NAIROBI (Reuters) – Dozens of doctors in at least two of Kenya’s 47 counties have gone on strike over delayed salaries, inadequate personal protective equipment (PPE) for handling COVID-19 patients and lack of medical insurance, a union official told Reuters.
Kenya has a total 30,636 confirmed infections, with 487 deaths, according to health ministry data.
Healthcare workers say they have not been given adequate PPE, but the government has said it has distributed enough to go round.
Doctors in western Homa Bay and central Embu had gone on strike over delayed or missing salary payments, lack of promotion, missing medical insurance and no hazard bonus, Allan Ochanji, vice chairman of the Kenya Medical Practitioners, Pharmacists and Dentists Union, told Reuters.
Doctors who contracted COVID-19 had been forced to pay out of pocket for their own treatment, he told Reuters in an interview.
“We have colleagues who have contracted COVID, they have been in isolation, they have had to foot the bills, despite the fact that they contracted COVID while on duty,” Ochanji said.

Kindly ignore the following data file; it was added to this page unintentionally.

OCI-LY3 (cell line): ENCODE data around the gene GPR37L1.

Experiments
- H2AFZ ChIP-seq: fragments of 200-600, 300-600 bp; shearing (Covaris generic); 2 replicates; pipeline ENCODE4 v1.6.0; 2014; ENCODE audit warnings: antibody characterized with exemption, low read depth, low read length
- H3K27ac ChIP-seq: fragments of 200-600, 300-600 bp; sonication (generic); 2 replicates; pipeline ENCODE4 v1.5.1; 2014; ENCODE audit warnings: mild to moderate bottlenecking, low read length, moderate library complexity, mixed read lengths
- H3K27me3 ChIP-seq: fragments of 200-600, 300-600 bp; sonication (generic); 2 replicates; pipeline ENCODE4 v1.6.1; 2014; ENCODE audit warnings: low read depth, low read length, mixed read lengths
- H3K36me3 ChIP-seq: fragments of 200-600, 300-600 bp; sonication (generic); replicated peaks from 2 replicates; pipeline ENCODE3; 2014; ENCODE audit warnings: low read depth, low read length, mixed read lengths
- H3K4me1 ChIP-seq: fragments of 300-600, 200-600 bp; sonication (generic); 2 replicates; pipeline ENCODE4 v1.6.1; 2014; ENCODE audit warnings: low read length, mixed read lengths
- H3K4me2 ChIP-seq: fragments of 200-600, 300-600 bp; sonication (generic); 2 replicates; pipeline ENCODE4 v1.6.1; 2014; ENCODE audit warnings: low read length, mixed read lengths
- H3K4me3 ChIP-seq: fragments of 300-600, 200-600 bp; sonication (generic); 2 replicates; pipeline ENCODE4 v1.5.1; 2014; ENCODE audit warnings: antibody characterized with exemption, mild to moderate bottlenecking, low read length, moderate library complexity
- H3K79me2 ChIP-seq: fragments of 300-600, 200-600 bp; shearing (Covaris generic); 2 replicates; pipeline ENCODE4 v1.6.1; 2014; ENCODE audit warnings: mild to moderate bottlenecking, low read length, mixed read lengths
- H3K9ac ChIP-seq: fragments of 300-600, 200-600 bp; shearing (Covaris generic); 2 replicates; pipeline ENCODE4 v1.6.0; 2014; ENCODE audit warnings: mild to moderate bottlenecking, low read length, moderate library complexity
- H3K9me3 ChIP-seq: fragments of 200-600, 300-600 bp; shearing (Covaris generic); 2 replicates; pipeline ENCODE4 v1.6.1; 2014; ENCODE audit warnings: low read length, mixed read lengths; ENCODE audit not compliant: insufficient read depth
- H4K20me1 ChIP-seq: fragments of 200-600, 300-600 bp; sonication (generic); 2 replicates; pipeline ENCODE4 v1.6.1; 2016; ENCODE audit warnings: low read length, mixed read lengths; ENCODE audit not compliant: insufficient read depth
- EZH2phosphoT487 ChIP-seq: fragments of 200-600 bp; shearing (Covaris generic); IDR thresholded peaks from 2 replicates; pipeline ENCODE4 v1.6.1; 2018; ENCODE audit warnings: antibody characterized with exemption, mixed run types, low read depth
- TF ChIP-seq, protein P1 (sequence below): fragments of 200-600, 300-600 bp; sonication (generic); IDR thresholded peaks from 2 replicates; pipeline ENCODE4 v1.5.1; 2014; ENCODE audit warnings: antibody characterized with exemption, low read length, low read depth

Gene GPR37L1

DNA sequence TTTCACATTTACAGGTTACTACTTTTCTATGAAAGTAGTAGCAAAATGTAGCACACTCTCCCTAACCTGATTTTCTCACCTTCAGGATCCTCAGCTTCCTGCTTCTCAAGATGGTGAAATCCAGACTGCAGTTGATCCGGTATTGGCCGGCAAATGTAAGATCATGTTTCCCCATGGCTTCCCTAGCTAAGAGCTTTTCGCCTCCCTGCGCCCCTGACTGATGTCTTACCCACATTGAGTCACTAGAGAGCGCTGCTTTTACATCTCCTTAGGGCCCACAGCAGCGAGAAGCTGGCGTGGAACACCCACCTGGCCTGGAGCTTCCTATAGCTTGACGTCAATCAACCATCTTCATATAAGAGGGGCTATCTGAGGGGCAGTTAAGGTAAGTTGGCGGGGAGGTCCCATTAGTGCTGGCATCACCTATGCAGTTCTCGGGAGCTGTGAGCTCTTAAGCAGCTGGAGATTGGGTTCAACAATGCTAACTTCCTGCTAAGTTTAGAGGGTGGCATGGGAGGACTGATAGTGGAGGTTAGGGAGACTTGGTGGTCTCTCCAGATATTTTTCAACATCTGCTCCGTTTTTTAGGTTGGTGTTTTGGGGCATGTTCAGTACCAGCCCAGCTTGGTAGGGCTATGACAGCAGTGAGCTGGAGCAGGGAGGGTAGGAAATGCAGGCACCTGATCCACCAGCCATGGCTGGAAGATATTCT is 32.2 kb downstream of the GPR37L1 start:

Doctors in Nairobi, the nation’s capital, warned on Friday they would go on strike within a week if their demands were not met. Nairobi has by far the largest number of coronavirus cases.
Richard Muga, Homa Bay County health executive, confirmed that health workers’ July pay had been delayed due to a dispute on how to allocate revenues to counties. He said the strike was illegal.
“We have tried to engage the health workers,” he said. “They have not heeded our pleas.”
A nurse in one Homa Bay hospital who did not want to be identified said patients were no longer visiting public health facilities due to the strike.
“Many patients are now going to private hospitals, or doing over-the-counter medication,” he said.
Health officials from Nairobi and Embu counties did not return calls seeking to comment. The health ministry said on Friday that Nairobi County officials were in talks with the doctors.
The ministry of health said eight healthcare workers had died from COVID-19. Ochanji said 558 healthcare workers had tested positive.